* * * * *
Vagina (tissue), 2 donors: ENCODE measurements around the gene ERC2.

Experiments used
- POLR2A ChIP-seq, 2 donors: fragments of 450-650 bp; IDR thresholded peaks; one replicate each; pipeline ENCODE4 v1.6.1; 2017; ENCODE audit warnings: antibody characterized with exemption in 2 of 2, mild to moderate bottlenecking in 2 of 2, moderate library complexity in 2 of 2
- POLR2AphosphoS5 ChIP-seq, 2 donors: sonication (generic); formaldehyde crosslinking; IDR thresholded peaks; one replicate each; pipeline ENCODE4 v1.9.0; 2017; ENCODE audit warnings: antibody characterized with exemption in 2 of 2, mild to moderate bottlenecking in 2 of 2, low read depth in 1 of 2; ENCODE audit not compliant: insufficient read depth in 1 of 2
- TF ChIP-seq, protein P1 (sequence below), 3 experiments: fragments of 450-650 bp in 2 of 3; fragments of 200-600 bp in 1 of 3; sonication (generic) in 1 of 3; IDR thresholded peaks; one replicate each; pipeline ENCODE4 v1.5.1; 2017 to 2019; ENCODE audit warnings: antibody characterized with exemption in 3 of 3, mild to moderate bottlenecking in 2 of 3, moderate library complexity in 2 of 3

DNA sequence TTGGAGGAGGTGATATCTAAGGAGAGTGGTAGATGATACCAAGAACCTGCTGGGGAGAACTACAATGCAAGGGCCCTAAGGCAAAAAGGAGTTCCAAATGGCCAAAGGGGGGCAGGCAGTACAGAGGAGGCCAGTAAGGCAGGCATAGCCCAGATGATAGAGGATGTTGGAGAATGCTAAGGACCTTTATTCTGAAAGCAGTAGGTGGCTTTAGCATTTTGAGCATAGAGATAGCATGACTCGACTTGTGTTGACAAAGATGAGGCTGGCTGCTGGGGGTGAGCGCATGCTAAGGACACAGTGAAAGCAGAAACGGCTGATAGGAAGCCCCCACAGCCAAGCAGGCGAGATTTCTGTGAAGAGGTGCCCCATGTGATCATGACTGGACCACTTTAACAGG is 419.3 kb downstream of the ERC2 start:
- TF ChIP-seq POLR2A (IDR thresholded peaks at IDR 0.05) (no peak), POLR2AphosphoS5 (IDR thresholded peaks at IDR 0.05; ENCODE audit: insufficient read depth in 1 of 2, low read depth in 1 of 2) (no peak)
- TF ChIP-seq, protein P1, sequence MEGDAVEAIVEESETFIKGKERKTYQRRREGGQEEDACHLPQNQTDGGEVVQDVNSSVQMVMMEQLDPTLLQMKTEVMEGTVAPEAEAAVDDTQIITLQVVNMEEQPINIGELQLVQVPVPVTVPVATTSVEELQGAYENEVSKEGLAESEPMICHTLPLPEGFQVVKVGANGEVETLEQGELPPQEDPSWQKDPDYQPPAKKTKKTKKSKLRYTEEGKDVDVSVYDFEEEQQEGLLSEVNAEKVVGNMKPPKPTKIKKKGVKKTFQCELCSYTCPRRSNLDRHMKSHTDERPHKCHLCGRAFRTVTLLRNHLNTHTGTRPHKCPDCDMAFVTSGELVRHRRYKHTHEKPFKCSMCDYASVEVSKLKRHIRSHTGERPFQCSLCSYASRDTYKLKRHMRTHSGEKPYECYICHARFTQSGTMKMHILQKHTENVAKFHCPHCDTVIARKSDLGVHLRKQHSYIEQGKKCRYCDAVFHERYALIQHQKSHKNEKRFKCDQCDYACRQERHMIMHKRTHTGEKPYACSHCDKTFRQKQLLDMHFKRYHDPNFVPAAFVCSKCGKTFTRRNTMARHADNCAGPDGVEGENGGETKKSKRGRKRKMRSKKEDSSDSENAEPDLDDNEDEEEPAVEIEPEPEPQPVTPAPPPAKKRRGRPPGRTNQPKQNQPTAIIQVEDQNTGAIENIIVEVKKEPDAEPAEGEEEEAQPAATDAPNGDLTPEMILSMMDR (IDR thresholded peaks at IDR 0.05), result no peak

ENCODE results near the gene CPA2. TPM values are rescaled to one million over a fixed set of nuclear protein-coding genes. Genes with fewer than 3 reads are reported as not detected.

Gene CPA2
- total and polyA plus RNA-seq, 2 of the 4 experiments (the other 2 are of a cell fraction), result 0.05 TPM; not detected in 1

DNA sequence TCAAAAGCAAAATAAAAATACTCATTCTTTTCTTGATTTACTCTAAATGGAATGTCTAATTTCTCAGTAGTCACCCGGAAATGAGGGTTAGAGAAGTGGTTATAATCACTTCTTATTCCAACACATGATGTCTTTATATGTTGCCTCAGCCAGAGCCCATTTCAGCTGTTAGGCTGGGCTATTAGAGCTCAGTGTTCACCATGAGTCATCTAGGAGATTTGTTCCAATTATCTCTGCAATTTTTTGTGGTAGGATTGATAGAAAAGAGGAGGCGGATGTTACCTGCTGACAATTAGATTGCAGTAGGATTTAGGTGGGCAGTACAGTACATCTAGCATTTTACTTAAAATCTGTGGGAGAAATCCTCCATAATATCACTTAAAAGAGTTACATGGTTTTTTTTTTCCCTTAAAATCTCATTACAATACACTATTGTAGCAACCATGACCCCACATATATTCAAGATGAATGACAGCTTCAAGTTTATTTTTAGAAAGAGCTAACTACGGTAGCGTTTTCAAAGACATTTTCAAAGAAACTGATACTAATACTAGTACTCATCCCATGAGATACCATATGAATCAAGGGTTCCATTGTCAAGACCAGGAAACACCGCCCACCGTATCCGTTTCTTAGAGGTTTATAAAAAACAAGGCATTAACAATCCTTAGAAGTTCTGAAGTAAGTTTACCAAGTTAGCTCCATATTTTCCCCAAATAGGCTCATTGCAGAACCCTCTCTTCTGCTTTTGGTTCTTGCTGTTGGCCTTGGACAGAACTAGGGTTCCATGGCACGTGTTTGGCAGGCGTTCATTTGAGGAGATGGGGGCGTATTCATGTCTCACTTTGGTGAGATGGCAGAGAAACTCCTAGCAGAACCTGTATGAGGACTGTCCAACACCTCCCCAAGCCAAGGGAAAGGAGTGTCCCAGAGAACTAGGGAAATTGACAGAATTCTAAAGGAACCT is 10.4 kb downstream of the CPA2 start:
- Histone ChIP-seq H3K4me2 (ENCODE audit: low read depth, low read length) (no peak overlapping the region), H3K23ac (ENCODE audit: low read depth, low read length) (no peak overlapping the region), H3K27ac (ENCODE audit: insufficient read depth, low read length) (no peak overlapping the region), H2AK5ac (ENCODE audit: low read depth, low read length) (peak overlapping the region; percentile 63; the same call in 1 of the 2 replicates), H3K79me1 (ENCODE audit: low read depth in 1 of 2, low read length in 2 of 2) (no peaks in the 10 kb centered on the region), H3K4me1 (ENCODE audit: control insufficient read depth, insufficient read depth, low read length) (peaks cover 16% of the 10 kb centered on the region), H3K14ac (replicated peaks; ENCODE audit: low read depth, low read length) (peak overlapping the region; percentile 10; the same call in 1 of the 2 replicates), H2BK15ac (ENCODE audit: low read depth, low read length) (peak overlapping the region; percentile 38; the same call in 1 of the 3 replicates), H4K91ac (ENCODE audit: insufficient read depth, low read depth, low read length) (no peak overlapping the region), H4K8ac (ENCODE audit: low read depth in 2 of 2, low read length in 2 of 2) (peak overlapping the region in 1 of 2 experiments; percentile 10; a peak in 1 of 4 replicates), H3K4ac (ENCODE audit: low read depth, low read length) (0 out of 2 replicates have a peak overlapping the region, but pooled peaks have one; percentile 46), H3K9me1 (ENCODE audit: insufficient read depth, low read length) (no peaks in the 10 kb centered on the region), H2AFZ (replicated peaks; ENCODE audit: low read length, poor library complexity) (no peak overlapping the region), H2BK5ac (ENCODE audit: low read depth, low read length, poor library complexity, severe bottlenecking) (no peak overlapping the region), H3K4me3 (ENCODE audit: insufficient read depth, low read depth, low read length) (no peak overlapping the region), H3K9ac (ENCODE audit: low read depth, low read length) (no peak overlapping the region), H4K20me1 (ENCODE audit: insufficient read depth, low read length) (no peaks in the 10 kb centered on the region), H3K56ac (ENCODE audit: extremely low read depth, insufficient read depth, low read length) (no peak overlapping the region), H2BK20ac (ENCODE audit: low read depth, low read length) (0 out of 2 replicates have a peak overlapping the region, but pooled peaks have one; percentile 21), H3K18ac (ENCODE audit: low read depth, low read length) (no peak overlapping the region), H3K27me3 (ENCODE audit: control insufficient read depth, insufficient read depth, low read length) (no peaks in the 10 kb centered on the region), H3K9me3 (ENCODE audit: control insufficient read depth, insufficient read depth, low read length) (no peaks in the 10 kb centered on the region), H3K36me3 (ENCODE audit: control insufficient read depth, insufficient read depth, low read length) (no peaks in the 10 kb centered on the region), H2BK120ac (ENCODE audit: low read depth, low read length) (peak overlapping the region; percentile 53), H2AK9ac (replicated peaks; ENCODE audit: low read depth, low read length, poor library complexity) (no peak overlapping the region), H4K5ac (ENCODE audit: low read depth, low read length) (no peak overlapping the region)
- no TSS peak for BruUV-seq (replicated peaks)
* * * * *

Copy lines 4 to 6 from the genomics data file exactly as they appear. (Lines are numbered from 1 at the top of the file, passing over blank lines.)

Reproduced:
- POLR2AphosphoS5 ChIP-seq, 2 donors: sonication (generic); formaldehyde crosslinking; IDR thresholded peaks; one replicate each; pipeline ENCODE4 v1.9.0; 2017; ENCODE audit warnings: antibody characterized with exemption in 2 of 2, mild to moderate bottlenecking in 2 of 2, low read depth in 1 of 2; ENCODE audit not compliant: insufficient read depth in 1 of 2
- TF ChIP-seq, protein P1 (sequence below), 3 experiments: fragments of 450-650 bp in 2 of 3; fragments of 200-600 bp in 1 of 3; sonication (generic) in 1 of 3; IDR thresholded peaks; one replicate each; pipeline ENCODE4 v1.5.1; 2017 to 2019; ENCODE audit warnings: antibody characterized with exemption in 3 of 3, mild to moderate bottlenecking in 2 of 3, moderate library complexity in 2 of 3

DNA sequence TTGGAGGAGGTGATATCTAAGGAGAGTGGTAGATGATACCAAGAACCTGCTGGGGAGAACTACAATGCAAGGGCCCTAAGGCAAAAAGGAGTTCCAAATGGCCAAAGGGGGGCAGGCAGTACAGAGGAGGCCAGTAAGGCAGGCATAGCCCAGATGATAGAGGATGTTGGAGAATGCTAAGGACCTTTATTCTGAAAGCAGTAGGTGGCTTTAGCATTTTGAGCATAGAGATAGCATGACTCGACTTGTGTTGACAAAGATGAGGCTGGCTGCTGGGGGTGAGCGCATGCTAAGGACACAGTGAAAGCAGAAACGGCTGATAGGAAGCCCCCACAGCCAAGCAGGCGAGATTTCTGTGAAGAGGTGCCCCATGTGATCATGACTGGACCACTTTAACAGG is 419.3 kb downstream of the ERC2 start: